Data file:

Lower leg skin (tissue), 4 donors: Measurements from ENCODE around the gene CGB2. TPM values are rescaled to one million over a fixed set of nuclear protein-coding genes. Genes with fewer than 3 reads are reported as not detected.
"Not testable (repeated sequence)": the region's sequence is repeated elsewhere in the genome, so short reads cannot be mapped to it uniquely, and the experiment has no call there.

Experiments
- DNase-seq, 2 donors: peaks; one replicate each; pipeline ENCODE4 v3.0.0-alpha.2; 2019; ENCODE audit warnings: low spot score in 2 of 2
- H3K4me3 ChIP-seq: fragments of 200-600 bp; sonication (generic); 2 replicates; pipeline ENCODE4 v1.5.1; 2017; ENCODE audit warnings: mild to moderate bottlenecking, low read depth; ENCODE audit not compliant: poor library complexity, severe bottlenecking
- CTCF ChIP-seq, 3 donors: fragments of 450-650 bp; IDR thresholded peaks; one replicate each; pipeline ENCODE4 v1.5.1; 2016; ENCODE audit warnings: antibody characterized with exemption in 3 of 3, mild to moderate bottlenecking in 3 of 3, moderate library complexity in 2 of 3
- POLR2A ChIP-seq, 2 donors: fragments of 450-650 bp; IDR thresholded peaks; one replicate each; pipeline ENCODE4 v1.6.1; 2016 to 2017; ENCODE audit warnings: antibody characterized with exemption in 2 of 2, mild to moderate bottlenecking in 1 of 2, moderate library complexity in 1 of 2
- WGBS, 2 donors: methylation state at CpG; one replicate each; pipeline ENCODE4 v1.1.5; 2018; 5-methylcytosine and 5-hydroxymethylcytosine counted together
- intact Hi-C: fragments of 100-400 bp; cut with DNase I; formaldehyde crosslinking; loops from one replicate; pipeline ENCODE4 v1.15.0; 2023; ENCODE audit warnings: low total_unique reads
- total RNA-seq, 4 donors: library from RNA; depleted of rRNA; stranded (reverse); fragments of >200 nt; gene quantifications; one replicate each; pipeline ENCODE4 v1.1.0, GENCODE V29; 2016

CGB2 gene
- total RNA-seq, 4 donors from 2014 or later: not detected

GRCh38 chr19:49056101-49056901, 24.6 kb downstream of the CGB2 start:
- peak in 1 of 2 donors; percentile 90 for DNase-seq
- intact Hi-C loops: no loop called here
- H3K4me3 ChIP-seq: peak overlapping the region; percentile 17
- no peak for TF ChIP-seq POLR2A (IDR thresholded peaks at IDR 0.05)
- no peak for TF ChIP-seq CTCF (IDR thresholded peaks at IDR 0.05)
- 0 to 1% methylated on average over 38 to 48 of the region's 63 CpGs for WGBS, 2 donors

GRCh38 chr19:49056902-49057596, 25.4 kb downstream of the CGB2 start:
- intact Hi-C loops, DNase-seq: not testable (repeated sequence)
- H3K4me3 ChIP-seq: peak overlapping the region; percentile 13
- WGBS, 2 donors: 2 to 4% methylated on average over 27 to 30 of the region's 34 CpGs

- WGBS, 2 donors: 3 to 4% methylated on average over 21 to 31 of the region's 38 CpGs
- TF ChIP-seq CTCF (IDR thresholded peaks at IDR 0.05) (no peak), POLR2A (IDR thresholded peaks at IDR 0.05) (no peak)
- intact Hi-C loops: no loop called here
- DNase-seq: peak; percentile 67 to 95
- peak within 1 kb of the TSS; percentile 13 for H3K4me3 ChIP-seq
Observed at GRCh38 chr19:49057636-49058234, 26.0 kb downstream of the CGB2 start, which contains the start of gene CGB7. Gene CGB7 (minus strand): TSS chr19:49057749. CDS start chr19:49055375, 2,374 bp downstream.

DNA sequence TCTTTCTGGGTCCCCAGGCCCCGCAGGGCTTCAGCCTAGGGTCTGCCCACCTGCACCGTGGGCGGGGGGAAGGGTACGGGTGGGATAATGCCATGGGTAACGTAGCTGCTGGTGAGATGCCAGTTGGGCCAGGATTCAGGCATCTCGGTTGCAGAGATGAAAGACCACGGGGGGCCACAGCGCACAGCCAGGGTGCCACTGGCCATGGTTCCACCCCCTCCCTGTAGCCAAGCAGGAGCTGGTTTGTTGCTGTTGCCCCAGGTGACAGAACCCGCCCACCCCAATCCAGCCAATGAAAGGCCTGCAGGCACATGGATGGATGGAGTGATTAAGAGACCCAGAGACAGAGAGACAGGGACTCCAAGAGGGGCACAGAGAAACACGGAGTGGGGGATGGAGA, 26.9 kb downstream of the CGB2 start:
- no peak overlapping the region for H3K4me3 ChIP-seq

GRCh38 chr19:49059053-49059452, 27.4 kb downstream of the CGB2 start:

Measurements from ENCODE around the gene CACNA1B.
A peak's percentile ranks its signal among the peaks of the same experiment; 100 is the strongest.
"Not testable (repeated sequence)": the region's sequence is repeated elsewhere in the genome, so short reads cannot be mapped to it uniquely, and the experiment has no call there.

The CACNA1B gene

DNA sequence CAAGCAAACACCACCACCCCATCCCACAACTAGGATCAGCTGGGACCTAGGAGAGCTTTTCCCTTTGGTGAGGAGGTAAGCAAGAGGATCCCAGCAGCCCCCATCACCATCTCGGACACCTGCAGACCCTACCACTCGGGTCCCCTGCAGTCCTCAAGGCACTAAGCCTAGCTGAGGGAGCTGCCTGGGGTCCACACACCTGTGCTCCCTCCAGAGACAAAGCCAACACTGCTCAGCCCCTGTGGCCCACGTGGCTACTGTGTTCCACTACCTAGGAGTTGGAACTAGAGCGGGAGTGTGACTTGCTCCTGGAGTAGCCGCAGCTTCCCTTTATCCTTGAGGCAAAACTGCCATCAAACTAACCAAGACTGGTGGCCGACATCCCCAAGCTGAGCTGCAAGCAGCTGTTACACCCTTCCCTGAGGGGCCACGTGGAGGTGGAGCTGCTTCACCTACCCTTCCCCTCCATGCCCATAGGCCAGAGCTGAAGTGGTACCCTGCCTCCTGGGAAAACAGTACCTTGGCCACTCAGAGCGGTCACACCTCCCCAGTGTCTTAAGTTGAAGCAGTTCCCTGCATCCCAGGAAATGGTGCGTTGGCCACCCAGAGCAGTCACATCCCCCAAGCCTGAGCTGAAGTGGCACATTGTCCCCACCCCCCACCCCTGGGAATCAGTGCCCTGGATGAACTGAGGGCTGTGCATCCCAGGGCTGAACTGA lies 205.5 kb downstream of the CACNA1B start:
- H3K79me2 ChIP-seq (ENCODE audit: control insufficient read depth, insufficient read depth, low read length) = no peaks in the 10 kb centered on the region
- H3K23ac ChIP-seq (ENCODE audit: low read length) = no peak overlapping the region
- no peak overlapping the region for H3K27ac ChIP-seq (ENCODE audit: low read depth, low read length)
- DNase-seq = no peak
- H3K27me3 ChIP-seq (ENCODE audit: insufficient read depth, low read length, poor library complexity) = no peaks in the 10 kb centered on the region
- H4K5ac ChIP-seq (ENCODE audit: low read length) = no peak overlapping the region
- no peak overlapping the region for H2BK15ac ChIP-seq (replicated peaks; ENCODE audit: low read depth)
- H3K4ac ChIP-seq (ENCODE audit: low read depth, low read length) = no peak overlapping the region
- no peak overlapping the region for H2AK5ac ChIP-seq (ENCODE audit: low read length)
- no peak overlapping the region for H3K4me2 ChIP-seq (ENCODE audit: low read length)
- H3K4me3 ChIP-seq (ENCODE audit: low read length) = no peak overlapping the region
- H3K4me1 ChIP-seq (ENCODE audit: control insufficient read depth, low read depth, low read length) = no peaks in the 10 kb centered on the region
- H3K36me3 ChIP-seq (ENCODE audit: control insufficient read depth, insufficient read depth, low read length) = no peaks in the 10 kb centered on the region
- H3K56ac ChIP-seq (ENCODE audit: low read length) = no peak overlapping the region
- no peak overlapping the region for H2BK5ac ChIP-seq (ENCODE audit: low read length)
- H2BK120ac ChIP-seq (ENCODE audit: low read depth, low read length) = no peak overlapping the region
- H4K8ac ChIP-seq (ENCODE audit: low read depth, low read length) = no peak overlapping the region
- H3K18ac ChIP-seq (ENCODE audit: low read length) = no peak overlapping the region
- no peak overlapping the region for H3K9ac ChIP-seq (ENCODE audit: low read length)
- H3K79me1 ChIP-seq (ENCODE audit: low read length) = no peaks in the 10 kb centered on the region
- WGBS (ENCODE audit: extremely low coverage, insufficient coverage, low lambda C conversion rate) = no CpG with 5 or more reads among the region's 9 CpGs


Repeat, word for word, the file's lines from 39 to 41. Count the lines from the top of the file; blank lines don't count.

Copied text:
- H3K23ac ChIP-seq (ENCODE audit: low read length) = no peak overlapping the region
- no peak overlapping the region for H3K27ac ChIP-seq (ENCODE audit: low read depth, low read length)
- DNase-seq = no peak